Chemical structure-guided design of dynapyrazoles, potent cell-permeable dynein inhibitors with a unique mode of action

  1. Jonathan Baruch Steinman
  2. Cristina C Santarossa
  3. Rand M Miller
  4. Lola S Yu
  5. Anna S Serpinskaya
  6. Hideki Furukawa
  7. Sachie Morimoto
  8. Yuta Tanaka
  9. Mitsuyoshi Nishitani
  10. Moriteru Asano
  11. Ruta Zalyte
  12. Alison E Ondrus
  13. Alex G Johnson
  14. Fan Ye
  15. Maxence V Nachury
  16. Yoshiyuki Fukase
  17. Kazuyoshi Aso
  18. Michael A Foley
  19. Vladimir I Gelfand
  20. James K Chen
  21. Andrew P Carter
  22. Tarun M Kapoor  Is a corresponding author
  1. Rockefeller University, United States
  2. Feinberg School of Medicine, Northwestern University, United States
  3. Tri-Institutitional Therapeutics Discovery Institute, United States
  4. Takeda Pharmaceuticals Ltd., Japan
  5. MRC Laboratory of Molecular Biology, United Kingdom
  6. California Institute of Technology, United States
  7. Stanford University, United States
  8. Stanford University School of Medicine, United States
  9. Northwestern University, United States

Abstract

Cytoplasmic dyneins are motor proteins in the AAA+ superfamily that power transport of cellular cargos towards microtubule minus-ends. Recently, ciliobrevins were reported as selective cell-permeable inhibitors of cytoplasmic dyneins. As is often true for first-in-class inhibitors, the use of ciliobrevins has been limited by low potency. Moreover, suboptimal chemical properties, such as the potential to isomerize, have hindered efforts to improve ciliobrevins. Here, we characterized the structure of ciliobrevins and designed conformationally-constrained isosteres. We identified dynapyrazoles, inhibitors more potent than ciliobrevins in vitro, and find that while ciliobrevins inhibit both dynein's microtubule-stimulated and basal ATPase activity, dynapyrazoles block only microtubule-stimulated activity. Single-digit micromolar concentrations of dynapyrazoles block intraflagellar transport in the cilium and lysosome motility in the cytoplasm, processes that depend on cytoplasmic dyneins. Together, our studies suggest that chemical structure-based analyses can lead to inhibitors with distinct modes of inhibition and improved properties.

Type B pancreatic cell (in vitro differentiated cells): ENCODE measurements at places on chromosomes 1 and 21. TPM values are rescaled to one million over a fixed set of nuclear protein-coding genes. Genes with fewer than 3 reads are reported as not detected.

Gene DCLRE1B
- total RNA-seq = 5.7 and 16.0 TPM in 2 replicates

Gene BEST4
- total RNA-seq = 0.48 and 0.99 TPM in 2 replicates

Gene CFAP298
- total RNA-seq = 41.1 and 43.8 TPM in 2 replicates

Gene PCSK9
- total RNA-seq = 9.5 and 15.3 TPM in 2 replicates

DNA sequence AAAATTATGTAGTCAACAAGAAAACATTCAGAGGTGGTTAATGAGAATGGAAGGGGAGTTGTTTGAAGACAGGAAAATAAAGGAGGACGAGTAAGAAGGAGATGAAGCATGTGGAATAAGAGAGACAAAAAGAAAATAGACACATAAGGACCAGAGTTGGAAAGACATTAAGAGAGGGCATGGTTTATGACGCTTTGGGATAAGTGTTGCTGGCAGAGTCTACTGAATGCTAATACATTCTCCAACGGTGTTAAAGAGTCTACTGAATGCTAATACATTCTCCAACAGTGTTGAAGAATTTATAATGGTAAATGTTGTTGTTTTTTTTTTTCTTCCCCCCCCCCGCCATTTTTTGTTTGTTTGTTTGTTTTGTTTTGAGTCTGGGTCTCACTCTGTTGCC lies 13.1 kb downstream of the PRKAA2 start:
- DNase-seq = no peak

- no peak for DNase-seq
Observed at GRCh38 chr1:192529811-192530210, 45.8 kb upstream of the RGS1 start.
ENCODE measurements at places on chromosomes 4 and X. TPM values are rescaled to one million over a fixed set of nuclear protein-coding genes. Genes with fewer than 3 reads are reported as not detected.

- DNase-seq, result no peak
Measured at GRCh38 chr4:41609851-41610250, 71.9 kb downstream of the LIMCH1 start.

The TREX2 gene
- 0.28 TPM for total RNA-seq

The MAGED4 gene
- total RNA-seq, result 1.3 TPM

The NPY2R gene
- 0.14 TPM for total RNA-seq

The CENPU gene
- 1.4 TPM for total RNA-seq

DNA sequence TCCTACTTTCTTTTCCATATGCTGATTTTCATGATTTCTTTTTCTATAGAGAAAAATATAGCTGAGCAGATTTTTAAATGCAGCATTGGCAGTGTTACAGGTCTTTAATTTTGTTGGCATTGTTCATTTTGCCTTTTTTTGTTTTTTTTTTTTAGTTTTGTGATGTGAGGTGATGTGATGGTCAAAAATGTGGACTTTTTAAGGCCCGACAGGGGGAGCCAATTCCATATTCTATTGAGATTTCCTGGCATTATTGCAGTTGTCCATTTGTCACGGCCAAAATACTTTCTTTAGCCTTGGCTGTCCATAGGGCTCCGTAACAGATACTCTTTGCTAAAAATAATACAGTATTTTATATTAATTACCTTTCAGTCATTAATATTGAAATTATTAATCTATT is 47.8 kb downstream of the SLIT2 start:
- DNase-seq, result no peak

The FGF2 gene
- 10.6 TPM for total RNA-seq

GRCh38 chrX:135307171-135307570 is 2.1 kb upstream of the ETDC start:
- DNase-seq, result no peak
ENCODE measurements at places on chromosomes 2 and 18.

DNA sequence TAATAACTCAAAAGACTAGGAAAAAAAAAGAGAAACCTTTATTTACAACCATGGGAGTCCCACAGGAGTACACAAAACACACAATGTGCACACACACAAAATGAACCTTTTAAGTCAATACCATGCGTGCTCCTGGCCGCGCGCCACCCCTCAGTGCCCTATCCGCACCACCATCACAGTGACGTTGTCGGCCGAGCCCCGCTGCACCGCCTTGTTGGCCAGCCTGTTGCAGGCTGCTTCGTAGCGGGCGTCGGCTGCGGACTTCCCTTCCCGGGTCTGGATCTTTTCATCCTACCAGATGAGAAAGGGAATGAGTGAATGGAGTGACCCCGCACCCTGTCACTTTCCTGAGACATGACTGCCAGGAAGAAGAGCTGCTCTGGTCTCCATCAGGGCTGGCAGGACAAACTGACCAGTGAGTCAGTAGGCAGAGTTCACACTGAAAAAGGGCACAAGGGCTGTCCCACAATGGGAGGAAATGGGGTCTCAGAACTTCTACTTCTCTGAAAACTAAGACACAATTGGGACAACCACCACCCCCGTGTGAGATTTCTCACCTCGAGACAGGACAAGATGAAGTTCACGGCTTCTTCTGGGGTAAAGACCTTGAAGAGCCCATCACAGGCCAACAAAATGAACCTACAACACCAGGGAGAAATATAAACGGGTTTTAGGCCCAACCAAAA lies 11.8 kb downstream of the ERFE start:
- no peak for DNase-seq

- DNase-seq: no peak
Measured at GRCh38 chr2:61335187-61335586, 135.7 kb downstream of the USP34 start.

Article and author information

Author details

  1. Jonathan Baruch Steinman

    Laboratory of Chemistry and Cell Biology, Rockefeller University, New York, United States
    Competing interests
    The authors declare that no competing interests exist.
  2. Cristina C Santarossa

    Laboratory of Chemistry and Cell Biology, Rockefeller University, New York, United States
    Competing interests
    The authors declare that no competing interests exist.
  3. Rand M Miller

    Laboratory of Chemistry and Cell Biology, Rockefeller University, New York, United States
    Competing interests
    The authors declare that no competing interests exist.
  4. Lola S Yu

    Laboratory of Chemistry and Cell Biology, Rockefeller University, New York, United States
    Competing interests
    The authors declare that no competing interests exist.
  5. Anna S Serpinskaya

    Department of Cell and Molecular Biology, Feinberg School of Medicine, Northwestern University, Chicago, United States
    Competing interests
    The authors declare that no competing interests exist.
  6. Hideki Furukawa

    Tri-Institutitional Therapeutics Discovery Institute, New York, United States
    Competing interests
    The authors declare that no competing interests exist.
  7. Sachie Morimoto

    Tri-Institutitional Therapeutics Discovery Institute, New York, United States
    Competing interests
    The authors declare that no competing interests exist.
  8. Yuta Tanaka

    Tri-Institutitional Therapeutics Discovery Institute, New York, United States
    Competing interests
    The authors declare that no competing interests exist.
  9. Mitsuyoshi Nishitani

    Pharmaceutical Research Division, Takeda Pharmaceuticals Ltd., Kanagawa, Japan
    Competing interests
    The authors declare that no competing interests exist.
  10. Moriteru Asano

    Tri-Institutitional Therapeutics Discovery Institute, New York, United States
    Competing interests
    The authors declare that no competing interests exist.
  11. Ruta Zalyte

    Division of Structural Studies, MRC Laboratory of Molecular Biology, Cambridge, United Kingdom
    Competing interests